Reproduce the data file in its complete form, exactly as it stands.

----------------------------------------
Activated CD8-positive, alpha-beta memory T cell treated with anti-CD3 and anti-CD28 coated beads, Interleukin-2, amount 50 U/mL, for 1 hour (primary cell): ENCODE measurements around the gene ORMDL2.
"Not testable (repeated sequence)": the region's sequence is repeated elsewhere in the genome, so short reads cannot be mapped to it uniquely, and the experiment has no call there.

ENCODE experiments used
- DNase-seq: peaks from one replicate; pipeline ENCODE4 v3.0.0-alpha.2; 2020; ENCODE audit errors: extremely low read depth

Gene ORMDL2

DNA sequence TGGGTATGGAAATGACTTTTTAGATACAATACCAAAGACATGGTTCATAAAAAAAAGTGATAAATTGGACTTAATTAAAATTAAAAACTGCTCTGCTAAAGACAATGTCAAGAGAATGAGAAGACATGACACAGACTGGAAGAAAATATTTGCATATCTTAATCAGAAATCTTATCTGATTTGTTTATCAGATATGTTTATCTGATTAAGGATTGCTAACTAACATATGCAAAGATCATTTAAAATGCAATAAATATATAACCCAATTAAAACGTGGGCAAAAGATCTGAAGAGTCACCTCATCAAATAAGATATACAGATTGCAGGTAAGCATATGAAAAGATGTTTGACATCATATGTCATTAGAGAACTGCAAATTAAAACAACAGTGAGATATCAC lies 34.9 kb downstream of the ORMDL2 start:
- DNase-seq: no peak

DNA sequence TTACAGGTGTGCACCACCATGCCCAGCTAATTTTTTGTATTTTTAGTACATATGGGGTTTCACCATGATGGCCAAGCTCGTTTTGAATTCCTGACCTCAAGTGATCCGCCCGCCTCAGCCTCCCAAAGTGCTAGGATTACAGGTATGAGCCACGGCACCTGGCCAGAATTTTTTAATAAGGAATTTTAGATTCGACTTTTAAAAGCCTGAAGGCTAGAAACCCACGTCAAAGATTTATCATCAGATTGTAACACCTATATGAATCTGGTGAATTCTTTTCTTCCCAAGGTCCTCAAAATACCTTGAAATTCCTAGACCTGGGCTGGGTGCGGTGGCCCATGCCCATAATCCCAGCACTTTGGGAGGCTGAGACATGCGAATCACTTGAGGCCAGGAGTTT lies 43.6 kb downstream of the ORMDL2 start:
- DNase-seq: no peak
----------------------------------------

Activated CD8-positive, alpha-beta memory T cell treated with anti-CD3 and anti-CD28 coated beads, Interleukin-2, amount 50 U/mL, for 1 hour (primary cell): ENCODE measurements around the gene ORMDL2.
"Not testable (repeated sequence)": the region's sequence is repeated elsewhere in the genome, so short reads cannot be mapped to it uniquely, and the experiment has no call there.

ENCODE experiments used
- DNase-seq: peaks from one replicate; pipeline ENCODE4 v3.0.0-alpha.2; 2020; ENCODE audit errors: extremely low read depth

Gene ORMDL2

DNA sequence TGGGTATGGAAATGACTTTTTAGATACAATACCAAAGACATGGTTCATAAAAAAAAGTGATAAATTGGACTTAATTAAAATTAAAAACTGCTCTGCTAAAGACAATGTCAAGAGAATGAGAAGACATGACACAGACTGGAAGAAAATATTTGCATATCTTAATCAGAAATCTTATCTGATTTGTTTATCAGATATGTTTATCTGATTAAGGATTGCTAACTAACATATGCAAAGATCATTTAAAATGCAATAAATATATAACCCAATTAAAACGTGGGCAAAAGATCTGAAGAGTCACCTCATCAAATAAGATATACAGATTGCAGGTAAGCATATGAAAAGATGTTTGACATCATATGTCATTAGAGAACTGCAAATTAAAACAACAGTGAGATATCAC lies 34.9 kb downstream of the ORMDL2 start:
- DNase-seq: no peak

DNA sequence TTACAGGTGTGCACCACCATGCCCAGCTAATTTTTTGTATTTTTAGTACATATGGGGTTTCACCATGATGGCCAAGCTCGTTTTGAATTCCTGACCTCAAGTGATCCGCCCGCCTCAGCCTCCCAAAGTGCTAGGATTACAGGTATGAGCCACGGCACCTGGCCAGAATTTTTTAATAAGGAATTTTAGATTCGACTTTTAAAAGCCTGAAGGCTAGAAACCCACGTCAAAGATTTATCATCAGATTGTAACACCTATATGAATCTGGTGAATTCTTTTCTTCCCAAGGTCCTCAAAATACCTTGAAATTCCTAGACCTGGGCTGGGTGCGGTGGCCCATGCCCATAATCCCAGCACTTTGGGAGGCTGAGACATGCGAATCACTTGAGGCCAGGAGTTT lies 43.6 kb downstream of the ORMDL2 start:
- DNase-seq: no peak